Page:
Two petty if violent criminals kidnap a girl being paid $1m to be a surrogate mother. As the baby is for a gangster the pair's demand for money sees several henchmen and assorted other ruthless characters head after them to Mexico. Bullets rather than talking are always going to settle this one. Written by
Jeremy Perkins <firstname.lastname@example.org>
The store clerk seen at the 7-11 truck stop (the one who shares a cigarette with Longbaugh) is the wife of the film's composer, Joe Kraemer. See more »
During a chase, a red car is seen between Parker and Longbaugh's vehicle and Jeffers and Obecks' vehicle. After we see Parker and Longbaugh's vehicle turn down an alley the red car disappears. See more »
Can't you people see there are guns here? Get, the fuck, OUT! GET OUT!
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Henry Griffin is listed as P. Whipped. He is the guy whose girlfriend is yelling at Parker and Longbaugh and ends up fighting them, thus he is "P[ussy] Whipped." See more »
A Nutshell Review: (DVD) The Way of the Gun (2000)
Written by the same dude who wrote The Usual Suspects, The Way of the Gun is a much simpler tale compared to the award winning Suspects. It tells of two small time crooks, played by Ryan Phillippe and Benicio Del Toro, who get entangled in a game of crooks versus crooks when they try to pull of a kidnapping.
Dreaming of bigger things in life, but regardless of the method used to achieve their dreams of riches, they overhear a conversation at a sperm bank clinic (one of the most happening dialogues in the movie happens there) about a surrogate mother bearing the child of some rich family. They decide to kidnap the lady, played by Juliette Lewis, and hold the mother and child hostage.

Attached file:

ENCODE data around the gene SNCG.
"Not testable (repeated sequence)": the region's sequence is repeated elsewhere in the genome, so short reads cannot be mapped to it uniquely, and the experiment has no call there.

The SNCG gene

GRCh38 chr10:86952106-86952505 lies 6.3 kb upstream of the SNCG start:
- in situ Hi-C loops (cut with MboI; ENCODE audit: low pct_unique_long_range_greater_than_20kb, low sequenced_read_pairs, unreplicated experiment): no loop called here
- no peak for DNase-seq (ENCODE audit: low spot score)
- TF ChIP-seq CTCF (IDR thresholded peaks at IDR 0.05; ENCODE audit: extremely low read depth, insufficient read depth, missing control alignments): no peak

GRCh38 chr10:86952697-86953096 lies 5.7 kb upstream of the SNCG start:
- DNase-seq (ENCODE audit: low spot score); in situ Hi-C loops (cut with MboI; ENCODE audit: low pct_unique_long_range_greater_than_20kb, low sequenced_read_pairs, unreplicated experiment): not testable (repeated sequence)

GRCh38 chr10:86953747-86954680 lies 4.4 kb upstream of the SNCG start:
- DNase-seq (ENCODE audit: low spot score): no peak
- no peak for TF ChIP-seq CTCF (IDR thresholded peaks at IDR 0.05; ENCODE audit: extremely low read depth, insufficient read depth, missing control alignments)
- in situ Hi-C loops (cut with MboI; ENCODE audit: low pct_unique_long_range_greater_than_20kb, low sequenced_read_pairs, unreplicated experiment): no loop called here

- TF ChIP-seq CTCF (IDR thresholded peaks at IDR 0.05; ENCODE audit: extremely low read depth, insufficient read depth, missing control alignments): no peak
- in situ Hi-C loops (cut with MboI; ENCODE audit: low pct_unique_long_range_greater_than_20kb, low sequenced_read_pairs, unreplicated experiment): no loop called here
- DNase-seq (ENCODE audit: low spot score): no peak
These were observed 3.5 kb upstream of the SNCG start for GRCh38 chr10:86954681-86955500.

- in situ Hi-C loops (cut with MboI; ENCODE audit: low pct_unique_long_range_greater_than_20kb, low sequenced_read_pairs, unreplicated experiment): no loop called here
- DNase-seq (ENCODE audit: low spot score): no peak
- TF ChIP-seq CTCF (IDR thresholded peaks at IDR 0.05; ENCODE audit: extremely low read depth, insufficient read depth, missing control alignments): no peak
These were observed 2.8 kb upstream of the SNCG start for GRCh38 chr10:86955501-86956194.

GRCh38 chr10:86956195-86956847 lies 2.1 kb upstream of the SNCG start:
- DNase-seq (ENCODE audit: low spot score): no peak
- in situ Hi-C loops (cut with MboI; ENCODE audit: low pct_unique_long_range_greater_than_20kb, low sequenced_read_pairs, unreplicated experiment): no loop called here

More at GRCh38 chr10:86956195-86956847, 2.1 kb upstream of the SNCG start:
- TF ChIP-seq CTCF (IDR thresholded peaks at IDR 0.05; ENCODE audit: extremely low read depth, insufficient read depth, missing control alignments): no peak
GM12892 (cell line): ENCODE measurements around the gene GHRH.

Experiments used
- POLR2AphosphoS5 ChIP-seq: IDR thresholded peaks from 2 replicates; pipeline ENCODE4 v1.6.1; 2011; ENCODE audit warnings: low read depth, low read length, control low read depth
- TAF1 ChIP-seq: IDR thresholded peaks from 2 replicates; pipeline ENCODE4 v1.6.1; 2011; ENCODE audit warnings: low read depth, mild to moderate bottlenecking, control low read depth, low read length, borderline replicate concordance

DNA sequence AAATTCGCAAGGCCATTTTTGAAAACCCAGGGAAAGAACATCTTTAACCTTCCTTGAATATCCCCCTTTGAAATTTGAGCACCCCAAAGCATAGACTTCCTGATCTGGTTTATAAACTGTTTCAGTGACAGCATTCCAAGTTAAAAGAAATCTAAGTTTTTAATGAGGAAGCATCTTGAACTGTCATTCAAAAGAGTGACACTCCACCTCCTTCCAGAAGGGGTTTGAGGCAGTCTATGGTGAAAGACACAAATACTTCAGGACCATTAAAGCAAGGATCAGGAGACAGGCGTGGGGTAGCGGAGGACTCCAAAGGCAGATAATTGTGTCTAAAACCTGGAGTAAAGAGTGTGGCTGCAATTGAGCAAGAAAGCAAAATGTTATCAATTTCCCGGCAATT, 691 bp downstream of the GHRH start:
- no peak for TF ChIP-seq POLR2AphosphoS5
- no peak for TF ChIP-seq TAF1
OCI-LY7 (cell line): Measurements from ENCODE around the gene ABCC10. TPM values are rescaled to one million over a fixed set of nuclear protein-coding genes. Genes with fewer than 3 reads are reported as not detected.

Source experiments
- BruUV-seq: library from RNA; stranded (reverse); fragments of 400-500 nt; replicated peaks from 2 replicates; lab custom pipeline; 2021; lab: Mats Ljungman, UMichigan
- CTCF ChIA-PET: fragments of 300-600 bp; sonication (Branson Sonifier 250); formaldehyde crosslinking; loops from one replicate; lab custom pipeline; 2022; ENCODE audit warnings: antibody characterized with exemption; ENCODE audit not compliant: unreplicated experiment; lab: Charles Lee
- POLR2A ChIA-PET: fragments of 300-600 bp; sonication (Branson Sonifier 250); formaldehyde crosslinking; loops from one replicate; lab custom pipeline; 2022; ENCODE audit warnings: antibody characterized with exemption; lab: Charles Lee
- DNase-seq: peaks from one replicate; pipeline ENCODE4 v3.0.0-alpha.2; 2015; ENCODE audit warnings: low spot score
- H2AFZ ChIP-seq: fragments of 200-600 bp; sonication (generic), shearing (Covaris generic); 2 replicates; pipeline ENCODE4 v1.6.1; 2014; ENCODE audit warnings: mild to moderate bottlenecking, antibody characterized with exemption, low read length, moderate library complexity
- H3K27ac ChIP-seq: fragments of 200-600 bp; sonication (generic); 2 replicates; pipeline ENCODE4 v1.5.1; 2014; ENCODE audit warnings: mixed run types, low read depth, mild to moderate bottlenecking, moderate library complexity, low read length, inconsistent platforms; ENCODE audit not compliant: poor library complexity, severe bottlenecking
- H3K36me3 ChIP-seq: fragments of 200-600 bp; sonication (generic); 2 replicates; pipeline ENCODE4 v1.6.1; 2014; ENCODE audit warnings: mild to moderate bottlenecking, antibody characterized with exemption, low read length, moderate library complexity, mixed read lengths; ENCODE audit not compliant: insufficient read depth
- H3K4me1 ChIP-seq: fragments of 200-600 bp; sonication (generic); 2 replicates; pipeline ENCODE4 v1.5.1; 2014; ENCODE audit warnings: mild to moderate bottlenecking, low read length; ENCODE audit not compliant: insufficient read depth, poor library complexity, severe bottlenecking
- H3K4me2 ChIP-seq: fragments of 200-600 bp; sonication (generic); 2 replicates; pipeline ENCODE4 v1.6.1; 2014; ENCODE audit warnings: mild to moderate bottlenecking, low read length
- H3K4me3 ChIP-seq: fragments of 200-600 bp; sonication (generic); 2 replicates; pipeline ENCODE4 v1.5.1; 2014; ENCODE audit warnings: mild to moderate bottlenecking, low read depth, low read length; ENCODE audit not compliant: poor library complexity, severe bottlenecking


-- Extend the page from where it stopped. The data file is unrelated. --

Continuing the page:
However, they embroil themselves into a bigger web of intrigue, as every character, from the mother, the husband and wife who employed her, the doctor, the bodyguards, to the "bagmen", all have their own agenda, and the relationships between one another must be one of the most complex written for the screen in recent times. Everything is more than meets the eye, and betrayals and double crossings are the agenda for the day.
The pacing is well measured, and there are moments of suspense masterfully injected at points in the movie. I like the initial hostage taking scene, where the sudden shift of focus and introduction of complexity catches our two anti-heroes Longbaugh (Del Toro) and Parker (Phillippe) completely off guard. The car chase and pursuit is also one of the more innovative and quirky scenes in the movie, one which Del Toro actually suggested, and got it made on screen. You have to watch it to believe.
The finale gives a kick to western shoot-em-up fans, as Longbaugh and Parker go head to head with everyone in a Mexican brothel, using modern day weapons of shotguns and handguns. Thrown into the mix is veteran James Caan, as a bag-man extraordinaire, having been so long in the business because of his experience in staying alive.
Del Toro and Phillippe exude an excellent bond of camaraderie between their characters - they trust nobody except for themselves, while I thought Juliette Lewis was terrific in her role as the very pregnant mother caught between both sides, and yet bringing out strength as she fights for her child's and her own survival, taking her interests in her own hands.
It's a good mix of action and workout for your brain as you figure out the relationships between the characters as the narrative moves along. Suited for those mundane afternoons in which you want to break out from.
No special additions in this Code 1 DVD.
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